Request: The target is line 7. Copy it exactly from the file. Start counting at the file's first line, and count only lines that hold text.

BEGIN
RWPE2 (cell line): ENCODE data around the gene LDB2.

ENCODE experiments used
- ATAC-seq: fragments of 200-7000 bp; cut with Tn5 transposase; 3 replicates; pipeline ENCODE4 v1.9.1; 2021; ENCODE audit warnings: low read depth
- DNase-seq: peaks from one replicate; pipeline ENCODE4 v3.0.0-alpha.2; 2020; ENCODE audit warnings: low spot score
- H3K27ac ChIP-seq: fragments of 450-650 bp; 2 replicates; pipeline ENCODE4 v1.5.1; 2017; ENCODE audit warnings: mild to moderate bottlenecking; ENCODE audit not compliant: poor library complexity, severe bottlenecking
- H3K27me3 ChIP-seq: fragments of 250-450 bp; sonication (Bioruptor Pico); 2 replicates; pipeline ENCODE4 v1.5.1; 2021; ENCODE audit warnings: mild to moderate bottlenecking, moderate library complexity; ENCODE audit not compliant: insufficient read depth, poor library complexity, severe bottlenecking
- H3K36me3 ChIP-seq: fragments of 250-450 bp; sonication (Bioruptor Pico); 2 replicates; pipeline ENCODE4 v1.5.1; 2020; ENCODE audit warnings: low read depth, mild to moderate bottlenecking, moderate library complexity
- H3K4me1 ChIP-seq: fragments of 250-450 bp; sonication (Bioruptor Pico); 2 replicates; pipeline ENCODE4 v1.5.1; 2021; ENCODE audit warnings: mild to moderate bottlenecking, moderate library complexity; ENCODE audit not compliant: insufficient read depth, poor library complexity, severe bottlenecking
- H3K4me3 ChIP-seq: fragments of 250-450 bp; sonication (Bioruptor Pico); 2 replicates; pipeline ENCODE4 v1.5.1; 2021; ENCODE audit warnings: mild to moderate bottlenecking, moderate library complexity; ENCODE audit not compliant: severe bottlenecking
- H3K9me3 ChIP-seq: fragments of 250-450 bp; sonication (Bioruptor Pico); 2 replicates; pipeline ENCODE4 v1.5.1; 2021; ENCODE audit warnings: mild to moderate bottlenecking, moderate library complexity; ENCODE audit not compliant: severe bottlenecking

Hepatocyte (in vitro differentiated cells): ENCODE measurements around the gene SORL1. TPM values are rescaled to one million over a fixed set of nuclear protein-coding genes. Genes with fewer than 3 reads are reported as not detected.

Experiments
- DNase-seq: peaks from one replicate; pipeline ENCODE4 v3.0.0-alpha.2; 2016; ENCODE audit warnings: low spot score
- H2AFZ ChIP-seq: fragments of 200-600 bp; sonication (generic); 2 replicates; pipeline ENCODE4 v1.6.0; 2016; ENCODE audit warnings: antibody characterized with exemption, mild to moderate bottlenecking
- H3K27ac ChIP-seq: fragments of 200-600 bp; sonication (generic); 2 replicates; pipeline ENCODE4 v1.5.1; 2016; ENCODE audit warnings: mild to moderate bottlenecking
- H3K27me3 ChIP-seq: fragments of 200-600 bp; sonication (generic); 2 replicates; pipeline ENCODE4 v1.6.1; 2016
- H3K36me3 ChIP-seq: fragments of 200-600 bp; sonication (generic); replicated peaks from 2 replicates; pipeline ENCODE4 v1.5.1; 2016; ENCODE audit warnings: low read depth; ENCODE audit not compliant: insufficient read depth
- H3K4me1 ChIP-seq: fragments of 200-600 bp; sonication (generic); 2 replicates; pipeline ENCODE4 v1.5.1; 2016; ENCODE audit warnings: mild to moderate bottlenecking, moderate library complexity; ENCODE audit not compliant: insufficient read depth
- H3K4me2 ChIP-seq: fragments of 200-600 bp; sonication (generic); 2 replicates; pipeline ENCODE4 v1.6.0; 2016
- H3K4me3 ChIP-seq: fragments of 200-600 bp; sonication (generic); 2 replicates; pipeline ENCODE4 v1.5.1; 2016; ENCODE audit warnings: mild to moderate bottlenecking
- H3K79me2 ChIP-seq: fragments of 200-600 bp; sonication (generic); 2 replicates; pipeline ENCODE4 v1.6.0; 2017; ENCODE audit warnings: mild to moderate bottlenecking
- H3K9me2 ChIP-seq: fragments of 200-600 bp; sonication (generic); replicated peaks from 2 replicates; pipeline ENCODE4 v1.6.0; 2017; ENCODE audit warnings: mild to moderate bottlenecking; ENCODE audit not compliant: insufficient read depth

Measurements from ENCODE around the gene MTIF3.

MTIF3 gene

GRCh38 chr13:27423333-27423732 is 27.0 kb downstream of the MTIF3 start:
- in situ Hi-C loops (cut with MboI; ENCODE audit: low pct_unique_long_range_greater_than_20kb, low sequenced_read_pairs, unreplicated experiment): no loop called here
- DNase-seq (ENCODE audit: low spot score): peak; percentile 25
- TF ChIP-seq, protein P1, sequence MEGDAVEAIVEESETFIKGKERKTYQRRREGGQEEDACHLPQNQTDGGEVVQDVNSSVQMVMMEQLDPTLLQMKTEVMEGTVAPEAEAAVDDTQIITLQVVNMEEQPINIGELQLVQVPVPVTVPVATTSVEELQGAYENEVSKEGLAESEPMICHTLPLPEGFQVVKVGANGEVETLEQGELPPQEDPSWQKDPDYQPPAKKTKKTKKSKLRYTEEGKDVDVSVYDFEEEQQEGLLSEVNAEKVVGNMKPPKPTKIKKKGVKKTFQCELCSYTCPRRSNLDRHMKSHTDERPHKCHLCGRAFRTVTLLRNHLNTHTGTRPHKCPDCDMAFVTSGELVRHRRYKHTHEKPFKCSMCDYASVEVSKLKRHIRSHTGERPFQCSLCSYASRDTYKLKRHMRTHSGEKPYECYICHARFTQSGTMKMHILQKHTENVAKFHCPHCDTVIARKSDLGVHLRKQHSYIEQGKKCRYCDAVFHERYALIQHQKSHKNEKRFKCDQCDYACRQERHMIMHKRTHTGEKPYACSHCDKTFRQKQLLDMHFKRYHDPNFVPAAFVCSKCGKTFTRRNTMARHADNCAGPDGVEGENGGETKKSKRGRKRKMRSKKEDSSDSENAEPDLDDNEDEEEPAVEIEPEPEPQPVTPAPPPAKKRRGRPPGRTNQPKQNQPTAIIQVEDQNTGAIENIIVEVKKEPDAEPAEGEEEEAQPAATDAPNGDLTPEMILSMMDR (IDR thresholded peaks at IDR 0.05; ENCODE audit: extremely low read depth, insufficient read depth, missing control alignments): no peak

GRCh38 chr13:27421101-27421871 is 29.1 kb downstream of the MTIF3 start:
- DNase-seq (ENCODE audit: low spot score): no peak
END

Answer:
- H3K36me3 ChIP-seq: fragments of 250-450 bp; sonication (Bioruptor Pico); 2 replicates; pipeline ENCODE4 v1.5.1; 2020; ENCODE audit warnings: low read depth, mild to moderate bottlenecking, moderate library complexity